National’s Employment Relations Policy

October 28th, 2011 at 9:20 am by David Farrar

I suspect we will hear from a lot of unions today. Amazingly not a single union commented on Labour’s superannuation policy yesterday, despite their decades of opposition to compulsory superannuation and raising the age of eligibility.

But National has just released their employment relations policy, and I think the unions will rediscover their voices. The policy takes a number of good steps in the right direction, and is in total contrast to Labour’s desire to return to the 1970s.

First of all there is a partial victory on the issue of the minimum wage for teenagers, which has resulted in such massively high youth unemployment.

There will be a “Starting-Out Wage” set at 80% of the adult minimum wage. At present the current law has this also, but it only applies for the first 200 hours of employment, which can be as little as five weeks. National is extending this to:

  1. 16 and 17 year olds for their first six months with an employer
  2. 18 and 19 year olds if they have been on a benefit for more than six months prior, for their first six months of employment
  3. 16 to 19 year olds doing at least 40 credits of industry training a year (was 60)

This doesn’t go as far as I would go, which would be to simply not have the minimum wage law apply to those aged under 18 (rather than under 16), but it should give young job seekers a better opportunity to get their first job, and gain that all important experience.

National is also making it easier for employees to request flexible working arrangements:

Many workplaces already have flexible working arrangements, either formally or informally. But at the moment, the formal request mechanism applies only to those with caring responsibilities.

National will extend the right to request flexible working hours to all workers, and raise the profile of flexible working arrangements. We want to see more workers and employers benefiting from flexible working arrangements.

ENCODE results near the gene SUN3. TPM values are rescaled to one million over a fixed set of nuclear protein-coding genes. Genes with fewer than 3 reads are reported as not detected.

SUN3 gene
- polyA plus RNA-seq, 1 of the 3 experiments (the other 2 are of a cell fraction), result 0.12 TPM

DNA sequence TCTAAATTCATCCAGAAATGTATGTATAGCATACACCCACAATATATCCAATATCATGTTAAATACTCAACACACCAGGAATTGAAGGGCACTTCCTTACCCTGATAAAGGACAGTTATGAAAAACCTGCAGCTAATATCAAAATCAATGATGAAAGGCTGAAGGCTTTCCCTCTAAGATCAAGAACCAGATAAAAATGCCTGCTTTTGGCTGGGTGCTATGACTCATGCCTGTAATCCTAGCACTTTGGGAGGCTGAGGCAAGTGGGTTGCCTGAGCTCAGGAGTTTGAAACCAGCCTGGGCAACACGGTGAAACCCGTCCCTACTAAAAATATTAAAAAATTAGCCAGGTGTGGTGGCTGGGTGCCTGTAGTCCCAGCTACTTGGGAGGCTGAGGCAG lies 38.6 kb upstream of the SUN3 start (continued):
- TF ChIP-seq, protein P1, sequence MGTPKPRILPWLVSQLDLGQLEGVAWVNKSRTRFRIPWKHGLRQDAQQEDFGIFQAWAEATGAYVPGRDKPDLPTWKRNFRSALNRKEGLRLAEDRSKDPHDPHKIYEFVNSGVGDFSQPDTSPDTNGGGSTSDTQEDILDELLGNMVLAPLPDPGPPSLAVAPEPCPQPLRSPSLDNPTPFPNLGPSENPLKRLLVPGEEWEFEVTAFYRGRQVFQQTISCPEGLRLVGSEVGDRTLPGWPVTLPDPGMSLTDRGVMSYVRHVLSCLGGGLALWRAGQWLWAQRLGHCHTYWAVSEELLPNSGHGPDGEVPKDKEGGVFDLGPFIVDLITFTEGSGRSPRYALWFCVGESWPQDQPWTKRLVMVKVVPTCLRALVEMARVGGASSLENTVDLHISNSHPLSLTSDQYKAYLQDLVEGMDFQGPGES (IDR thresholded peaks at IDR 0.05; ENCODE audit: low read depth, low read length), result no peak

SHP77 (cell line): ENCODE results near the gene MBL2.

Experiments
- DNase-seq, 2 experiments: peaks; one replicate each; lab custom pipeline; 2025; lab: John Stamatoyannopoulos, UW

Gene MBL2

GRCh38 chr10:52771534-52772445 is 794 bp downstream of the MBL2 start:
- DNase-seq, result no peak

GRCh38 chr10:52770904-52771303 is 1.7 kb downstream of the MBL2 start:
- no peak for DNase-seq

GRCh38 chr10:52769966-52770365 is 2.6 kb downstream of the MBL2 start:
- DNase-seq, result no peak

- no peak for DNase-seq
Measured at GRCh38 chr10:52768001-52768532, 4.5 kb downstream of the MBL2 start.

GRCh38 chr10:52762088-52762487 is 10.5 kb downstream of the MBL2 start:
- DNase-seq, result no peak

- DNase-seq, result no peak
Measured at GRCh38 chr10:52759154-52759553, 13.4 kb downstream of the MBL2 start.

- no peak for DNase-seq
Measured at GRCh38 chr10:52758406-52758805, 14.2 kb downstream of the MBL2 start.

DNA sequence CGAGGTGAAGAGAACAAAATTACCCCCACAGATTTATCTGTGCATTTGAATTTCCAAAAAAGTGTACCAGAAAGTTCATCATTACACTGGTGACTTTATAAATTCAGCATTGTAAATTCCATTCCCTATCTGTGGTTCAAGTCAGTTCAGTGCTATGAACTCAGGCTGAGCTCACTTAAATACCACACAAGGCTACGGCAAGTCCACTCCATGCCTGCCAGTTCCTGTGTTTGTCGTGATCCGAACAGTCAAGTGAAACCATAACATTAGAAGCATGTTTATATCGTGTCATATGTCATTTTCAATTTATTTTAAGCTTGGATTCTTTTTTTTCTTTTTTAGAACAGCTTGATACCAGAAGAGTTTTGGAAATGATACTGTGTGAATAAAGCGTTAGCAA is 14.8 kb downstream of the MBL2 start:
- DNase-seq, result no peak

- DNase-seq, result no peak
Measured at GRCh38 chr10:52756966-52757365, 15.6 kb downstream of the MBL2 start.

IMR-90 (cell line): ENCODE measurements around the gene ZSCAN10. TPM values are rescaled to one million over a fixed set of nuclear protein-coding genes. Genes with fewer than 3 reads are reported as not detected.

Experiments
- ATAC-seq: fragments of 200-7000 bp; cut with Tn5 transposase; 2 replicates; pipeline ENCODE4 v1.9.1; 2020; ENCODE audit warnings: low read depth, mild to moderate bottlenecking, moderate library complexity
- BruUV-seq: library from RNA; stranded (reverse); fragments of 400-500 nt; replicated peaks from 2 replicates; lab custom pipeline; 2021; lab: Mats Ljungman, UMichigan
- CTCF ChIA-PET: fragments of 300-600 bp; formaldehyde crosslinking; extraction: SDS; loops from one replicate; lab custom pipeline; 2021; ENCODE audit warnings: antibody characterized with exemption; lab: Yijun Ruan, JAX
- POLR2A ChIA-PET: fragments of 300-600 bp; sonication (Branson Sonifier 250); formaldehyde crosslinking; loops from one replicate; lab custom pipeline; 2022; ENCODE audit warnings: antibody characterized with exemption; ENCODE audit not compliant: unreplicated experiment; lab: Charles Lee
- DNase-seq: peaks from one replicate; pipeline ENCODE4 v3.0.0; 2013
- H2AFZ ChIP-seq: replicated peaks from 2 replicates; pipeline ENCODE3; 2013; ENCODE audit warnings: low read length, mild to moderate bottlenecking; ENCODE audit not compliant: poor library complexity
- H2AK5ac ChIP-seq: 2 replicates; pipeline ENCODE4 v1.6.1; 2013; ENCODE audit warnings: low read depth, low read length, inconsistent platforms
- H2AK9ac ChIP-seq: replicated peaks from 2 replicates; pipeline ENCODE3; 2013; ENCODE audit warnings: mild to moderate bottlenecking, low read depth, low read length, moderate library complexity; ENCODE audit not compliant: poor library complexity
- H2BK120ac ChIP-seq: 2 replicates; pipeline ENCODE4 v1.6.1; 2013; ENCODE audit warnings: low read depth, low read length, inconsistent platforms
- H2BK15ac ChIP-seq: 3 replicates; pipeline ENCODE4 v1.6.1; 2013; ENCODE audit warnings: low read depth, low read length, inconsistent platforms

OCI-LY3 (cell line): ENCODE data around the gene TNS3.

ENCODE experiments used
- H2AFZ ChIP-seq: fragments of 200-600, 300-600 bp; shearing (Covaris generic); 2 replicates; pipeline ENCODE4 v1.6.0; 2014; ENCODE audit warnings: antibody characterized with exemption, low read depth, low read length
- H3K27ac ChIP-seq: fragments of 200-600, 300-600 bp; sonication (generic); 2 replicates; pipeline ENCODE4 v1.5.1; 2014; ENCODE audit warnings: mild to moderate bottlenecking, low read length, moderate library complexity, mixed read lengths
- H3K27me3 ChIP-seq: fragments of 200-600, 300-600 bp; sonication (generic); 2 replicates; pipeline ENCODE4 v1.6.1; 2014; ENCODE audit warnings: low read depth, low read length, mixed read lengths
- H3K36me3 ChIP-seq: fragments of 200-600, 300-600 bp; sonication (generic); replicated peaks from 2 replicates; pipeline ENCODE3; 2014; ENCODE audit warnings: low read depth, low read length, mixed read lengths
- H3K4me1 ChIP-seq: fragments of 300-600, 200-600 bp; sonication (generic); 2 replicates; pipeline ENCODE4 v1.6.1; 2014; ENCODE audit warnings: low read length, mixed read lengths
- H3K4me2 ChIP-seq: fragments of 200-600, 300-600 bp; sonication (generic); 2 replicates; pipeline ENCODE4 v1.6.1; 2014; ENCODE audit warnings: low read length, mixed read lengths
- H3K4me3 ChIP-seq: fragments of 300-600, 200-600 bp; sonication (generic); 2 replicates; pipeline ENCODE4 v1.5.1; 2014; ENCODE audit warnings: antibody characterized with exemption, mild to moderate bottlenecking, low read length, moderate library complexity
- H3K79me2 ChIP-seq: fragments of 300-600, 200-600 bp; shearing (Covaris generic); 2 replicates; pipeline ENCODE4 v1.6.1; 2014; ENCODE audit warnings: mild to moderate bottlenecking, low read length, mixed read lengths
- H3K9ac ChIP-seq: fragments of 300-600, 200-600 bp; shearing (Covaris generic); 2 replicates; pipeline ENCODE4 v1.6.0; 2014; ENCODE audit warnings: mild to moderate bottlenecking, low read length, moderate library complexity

And also they wind back some compulsory lite unionism:

Remove the requirement that non-union members are employed under a collective agreement for their first 30-days.

The current law effectively forces you to join the union, and means you can only withdraw and go on an individual contract after 30 days. National allows an employee to decide for themselves from day one whether or not they wish to join a union.

Apply partial pay reductions for partial strikes or situations of low-level industrial action.

Currently, employees can engage in partial strike action, such as refusing to answer email or do any paper work, while continuing to receive full pay.

Partial pay for partial work.

I am really pleased to see some movement on the issue of pay rates for teenagers with no work experience who need a first job. Our youth unemployment rate is far too high.

Hands up if you are surprised?

October 21st, 2011 at 3:01 pm by David Farrar

Derek Cheng at the Herald reports:

The Labour Party’s vision for the future of work and wages is virtually identical to a unions’ wishlist outlined at the party’s annual conference a year ago, prompting questions about their influence.

Of course it is identical. Labour is effectively the parliamentary wing of the unions.

It is incredible to consider that Phil Goff who supported so many of the reforms of the 1980s, is now pushing a return to the 1970s.

What other new policies will Labour announce? Maybe ..

  • No Sunday trading, to give workers a break
  • A retail pricing commission which sets maximum retail prices to stop consumers from being ripped off
  • A rent freeze

What other 1970s policies should Labour resurrect?

Labour’s Marty McFly policy

October 21st, 2011 at 12:29 pm by David Farrar

I devote my Herald column to Labour’s work and wages policy. Many of my Herald columns are reasonably reflective. In this one, I call a spade a spade.

And it is 3/3 against

October 20th, 2011 at 2:00 pm by David Farrar

All three major newspaper editorials have come out slamming Labour’s 1970s workplace policy. The Herald says:

It will not be easy to take the Labour Party seriously at this election if it comes up with any more policy like the one announced on Tuesday. To lift the level of wages in this country it proposes industry-wide wage orders.